I just kinda disagree with them.

The media space is changing just as fast (if not faster) than the creative space and I fully support that good ideas can (and should) come from anywhere. Some of the best creative minds work in media and I thoroughly enjoy creating successful initiatives with them. For some reason, I prefer to work with media groups who are in the same building. There just seems to be this constant elephant in the room when your revenue is going to a big international holding company and the revenue from the people you’re collaborating with is going to a different big international holding company, even though none of you really care. All in all, people are professional about it but it’s still not natural. Would Coke collaborate withPepsi? Probably not.

Anyhow, media should and can be creative but they’re far from being the new creative. Here’s why:

1. Workin’ on the Assembly Line

The Big Client-Big Agency assembly line is an automated machine that has distinct roles that need to be filled for maximum efficiency. While the assembly line can produce some really wonderful work, you kinda know what’s going to slide off the conveyor belt at the end of it all. Changing responsibilities is tough because there are so many moving parts in the process – including clients – that depend on you doing the stuff you’ve always done. It’s not a media issue, it’s a systemic issue. Until all the parties on the assembly line agree to explore different routes together, isolating one is unfair.

2. Compensation

While I have awkwardly presented my fair share of blocking charts, I’m not that knowledgable about media negotiations. That being said, I think it’s much easier for clients to pay a media agency a percentage of spend because they get accurate cost projections at the beginning of the process. Print, out of home, TV, radio.. they all have agreed to and expected costs associated with them. Clients (generally) know how much each should be and can provide appropriate feedback because of it. Truly breakthrough ideas don’t come with these convenient little price tags, though. You want to open a branded art gallery? Well, how much does that cost and what should the media agency bill for their time recommending it? It’s going to take some time. For now, a lot of media shops are paid to think a certain way so they do. Would’t you? The faster we truly value thinking instead of negotiating with pre-determined calculations, the faster things will change.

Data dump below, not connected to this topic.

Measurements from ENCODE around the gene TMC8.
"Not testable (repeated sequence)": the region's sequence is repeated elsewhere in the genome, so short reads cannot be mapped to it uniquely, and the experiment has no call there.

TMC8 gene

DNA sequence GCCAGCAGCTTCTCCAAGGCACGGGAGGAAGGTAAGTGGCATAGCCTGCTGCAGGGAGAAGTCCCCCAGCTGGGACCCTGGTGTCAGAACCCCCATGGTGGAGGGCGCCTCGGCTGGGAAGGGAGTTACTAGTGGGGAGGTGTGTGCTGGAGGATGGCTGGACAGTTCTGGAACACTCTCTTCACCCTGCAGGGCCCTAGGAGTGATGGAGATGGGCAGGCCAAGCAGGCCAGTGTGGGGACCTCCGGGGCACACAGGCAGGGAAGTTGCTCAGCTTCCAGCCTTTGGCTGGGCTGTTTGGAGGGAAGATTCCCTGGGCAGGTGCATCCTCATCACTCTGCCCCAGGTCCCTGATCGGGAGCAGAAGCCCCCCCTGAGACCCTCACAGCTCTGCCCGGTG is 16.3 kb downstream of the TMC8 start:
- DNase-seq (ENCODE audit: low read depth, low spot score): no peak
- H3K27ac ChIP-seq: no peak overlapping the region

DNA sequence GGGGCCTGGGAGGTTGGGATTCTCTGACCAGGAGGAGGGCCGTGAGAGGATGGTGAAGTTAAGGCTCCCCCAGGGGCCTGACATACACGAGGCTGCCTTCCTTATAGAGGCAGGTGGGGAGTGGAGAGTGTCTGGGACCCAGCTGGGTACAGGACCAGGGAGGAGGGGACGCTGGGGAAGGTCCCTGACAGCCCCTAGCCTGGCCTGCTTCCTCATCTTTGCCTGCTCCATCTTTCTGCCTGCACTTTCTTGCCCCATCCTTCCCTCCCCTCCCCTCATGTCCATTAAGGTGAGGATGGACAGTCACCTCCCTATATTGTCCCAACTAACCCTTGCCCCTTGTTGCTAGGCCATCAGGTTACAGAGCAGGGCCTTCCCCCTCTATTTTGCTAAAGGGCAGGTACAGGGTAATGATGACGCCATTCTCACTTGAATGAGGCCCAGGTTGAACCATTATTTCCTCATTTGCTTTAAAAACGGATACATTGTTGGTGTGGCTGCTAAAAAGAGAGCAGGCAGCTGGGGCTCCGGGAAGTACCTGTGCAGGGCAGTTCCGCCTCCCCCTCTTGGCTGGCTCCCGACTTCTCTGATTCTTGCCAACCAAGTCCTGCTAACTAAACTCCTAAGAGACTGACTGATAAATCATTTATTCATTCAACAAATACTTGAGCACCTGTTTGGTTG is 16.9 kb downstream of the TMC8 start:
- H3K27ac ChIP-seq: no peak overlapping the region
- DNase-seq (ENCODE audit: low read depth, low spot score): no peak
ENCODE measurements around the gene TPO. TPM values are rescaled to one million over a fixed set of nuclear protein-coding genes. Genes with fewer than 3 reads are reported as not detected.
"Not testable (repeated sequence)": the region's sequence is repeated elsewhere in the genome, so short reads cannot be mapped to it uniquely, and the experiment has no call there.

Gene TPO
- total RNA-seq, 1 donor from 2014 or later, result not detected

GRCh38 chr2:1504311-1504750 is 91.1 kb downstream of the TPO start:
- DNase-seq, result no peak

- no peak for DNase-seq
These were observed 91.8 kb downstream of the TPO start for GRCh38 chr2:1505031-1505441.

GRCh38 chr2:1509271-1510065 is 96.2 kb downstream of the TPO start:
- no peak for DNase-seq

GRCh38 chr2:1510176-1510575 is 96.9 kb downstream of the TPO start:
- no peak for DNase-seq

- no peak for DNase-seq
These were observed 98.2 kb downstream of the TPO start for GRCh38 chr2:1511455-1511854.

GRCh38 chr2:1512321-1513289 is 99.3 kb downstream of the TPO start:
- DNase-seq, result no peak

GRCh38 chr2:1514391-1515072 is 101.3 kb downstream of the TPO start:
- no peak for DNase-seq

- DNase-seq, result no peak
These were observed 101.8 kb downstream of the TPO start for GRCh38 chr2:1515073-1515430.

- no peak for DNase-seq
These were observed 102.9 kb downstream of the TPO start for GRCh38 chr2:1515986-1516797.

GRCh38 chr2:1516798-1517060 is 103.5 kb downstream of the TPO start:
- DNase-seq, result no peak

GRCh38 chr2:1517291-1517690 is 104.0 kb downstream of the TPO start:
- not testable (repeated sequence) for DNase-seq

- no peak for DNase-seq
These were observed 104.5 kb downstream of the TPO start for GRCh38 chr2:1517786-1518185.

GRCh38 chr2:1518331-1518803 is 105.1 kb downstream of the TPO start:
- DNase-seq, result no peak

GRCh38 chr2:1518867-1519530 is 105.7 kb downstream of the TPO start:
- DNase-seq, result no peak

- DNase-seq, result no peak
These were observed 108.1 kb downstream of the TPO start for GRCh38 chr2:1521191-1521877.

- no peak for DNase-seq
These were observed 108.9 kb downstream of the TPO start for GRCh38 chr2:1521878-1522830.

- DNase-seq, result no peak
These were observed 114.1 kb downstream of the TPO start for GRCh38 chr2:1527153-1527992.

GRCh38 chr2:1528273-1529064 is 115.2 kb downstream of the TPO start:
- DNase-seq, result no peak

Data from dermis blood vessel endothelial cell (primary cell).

3. Redefining Creative

One of the best ideas I’ve seen in a while was the launch of the 24 hour rotisserie channel for Swiss Chalet. But here’s the thing: You didn’t need to be an Art Director / Writer team to come up with it (even though it may have been). It could have been a strategic planner. Or a media planner. Or an Account Coordinator. Hell, you freelance out the execution and you can generate that idea from reception (in between levels of Angry Birds). When the assembly line redefines itself, business changing ideas will come from all directions. It won’t just be media. And it won’t just be creative.

4. Fear and Politeness

When creatives talk directly to broadcasters and other media outlets, their sales teams get a bit nervous. They don’t like talking about an account without looping in the media agency out of fear that they’ll piss them off. There are only so many media shops in this country and the BellGlobeMedia’s of the world can’t afford to upset any of them. Well, once the media agency is involved, your idea goes back onto the assembly line and before you can say “brilliant”, you’re left holding a 30 second TV spot and a couple of double page spreads. I get frustrated by this but can you imagine what would happen if a media agency contacted a production company directly? Yikes. I’d lose my shit. You can’t march forward without stepping on some toes. Sadly, we don’t. We play nice. We keep everyone in the loop. And the idea takes a back seat to our nice Canadian spirit.

Until we resolve these bigger issues, I fear media teams will be forced to define their creativity with transparencies in magazines and super boards on the Gardiner expressway. Canadian media professionals are better than that and can deliver better than that. We just have to let them.